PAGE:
A Vermont company proposed to build a 40-acre solar farm on a 112-acre parcel of land off Halladay Road in Middlebury. Developers promised the arrays would be tucked away from street views.
Shortly before Thanksgiving, turkey producers in Addison County had raised tens of thousands of turkeys that were ready for processing. Orwell’s Stonewood Farm contained 2,500 turkeys in each of their eight massive turkey barns.
Middlebury College looked to push its campus beyond carbon neutrality with the announcement of an anaerobic digester with would process 100 tons of manure and 165 tons of food waste every day to create a kind of natural gas. The gas would be piped from the digester on the Goodrich Farm to the college campus in Middlebury.
The Independent reported that organizers of Middlebury’s late winter Chili Fest have decided to temporarily suspend the event, citing a shrinking downtown footprint and burnout experienced by regular entrants. Instead, the Better Middlebury Partnership will replace Chili Fest with an inaugural “Winter Fest,” to be held at the Middlebury Recreation Park on Feb. 24, 2018.
At the end of November, Cindy Peet concluded a 45-year run on the Bingham Memorial School Board in Cornwall. Her husband’s grandfather donated the 5-acre parcel on which the school sits, and that parcel was carved from the farm where Peet resides with her husband. “I felt I brought some history to the school,” Peet said.
Dana Hart, a New York City transplant who dreamed of relocating closer to some family in Vermont, was appointed as the new director of the Ilsley Public Library. Hart, 28, served as administration manager for the Metropolitan Museum of Art’s Thomas J. Watson Library.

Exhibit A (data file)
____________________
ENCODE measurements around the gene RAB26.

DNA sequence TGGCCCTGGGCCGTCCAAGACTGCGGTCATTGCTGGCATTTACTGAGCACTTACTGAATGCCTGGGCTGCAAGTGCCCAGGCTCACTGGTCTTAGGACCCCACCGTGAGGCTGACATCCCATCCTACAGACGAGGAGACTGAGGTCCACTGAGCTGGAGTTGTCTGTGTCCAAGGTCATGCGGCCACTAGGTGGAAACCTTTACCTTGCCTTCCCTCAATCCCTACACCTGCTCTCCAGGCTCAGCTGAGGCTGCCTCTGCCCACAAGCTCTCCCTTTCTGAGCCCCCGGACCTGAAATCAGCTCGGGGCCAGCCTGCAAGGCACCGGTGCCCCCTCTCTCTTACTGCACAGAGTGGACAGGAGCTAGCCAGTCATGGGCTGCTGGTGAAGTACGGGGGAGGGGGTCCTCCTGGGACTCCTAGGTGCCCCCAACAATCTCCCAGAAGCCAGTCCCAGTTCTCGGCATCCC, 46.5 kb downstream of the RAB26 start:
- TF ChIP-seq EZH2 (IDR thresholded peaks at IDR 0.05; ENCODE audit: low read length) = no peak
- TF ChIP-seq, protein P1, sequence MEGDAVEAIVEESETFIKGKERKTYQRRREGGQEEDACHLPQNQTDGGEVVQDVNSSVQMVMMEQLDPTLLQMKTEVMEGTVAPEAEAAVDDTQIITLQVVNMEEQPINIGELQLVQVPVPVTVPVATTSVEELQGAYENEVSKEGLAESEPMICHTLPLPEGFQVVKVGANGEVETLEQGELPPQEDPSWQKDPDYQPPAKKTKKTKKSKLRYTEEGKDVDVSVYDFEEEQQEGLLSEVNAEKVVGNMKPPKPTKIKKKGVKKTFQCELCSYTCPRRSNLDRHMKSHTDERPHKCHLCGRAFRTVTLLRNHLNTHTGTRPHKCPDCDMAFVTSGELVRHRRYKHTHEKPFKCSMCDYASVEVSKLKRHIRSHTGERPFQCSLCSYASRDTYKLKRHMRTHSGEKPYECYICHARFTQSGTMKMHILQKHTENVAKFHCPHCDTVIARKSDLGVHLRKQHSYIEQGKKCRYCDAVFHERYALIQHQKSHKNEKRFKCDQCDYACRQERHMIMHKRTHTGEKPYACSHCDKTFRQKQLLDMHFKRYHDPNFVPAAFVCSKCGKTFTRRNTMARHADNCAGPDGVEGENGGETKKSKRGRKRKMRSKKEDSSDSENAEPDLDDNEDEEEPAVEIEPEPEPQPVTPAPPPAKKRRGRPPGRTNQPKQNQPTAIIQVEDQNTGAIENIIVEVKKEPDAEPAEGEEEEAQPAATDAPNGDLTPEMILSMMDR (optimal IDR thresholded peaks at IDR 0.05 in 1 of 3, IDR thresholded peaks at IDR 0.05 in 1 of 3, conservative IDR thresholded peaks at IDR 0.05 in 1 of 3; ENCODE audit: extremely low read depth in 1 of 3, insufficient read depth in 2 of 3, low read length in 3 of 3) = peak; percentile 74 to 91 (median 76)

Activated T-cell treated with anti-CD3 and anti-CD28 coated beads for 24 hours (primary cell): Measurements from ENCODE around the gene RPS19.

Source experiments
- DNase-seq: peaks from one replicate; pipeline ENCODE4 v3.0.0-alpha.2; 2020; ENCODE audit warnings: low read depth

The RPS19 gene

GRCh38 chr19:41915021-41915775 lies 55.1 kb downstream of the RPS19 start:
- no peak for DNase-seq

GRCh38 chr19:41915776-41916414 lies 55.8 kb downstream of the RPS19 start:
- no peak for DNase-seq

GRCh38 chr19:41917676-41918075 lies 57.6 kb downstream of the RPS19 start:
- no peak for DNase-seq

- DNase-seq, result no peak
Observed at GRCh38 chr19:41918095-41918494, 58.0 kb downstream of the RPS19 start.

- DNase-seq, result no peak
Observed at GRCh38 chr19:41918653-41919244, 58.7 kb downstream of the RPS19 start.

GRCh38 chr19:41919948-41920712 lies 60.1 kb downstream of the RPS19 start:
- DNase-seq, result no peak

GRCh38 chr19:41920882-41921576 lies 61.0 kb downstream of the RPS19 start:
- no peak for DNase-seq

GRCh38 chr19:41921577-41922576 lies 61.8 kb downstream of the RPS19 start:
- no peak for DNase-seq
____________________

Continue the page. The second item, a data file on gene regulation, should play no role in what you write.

Norman L. Baker, an 89-year-old Massachusetts man who led an extraordinary life of exploration and excitement, died while traveling to see his family in Starksboro for Thanksgiving. He was piloting a four-seat Cessna airplane when it crashed in Pittsford.
Area deer hunters claimed success after taking 554 bucks in the second-best rifle season in 13 years.
The Vermont Green Line, a high voltage direct current electric transmission project designed to harness renewable energy in New York and deliver it to southern New England, hit a major roadblock that could result in its demise. The companies heading the project withdrew their request for a permit to build.
A new mom, Sammie, got a big lift from John Graham Housing & Services, a nonprofit that runs the Vergennes shelter and five multi-until apartment buildings in the county. Sammie found herself in Addison County a year ago with no place to stay and no resources. After learning of her pregnancy, her shelter-mates supported her, and the shelter guided her to the Addison County Parent-Child Center. In late November she was ready to start a job in a Vergennes food service business while another former shelter-mate, who now lives in an apartment, will serve as a caregiver to her son, Hunter.
This Christmas season will be the last in the business for 72-year-old Phil Kivlin, a veteran Christmas tree farmer located in Shoreham. After 33 years selling trees, Kivlin is ready to move on. “I’m starting to recognize the limitations of what my body can do,” he said. “It’s been really fun.”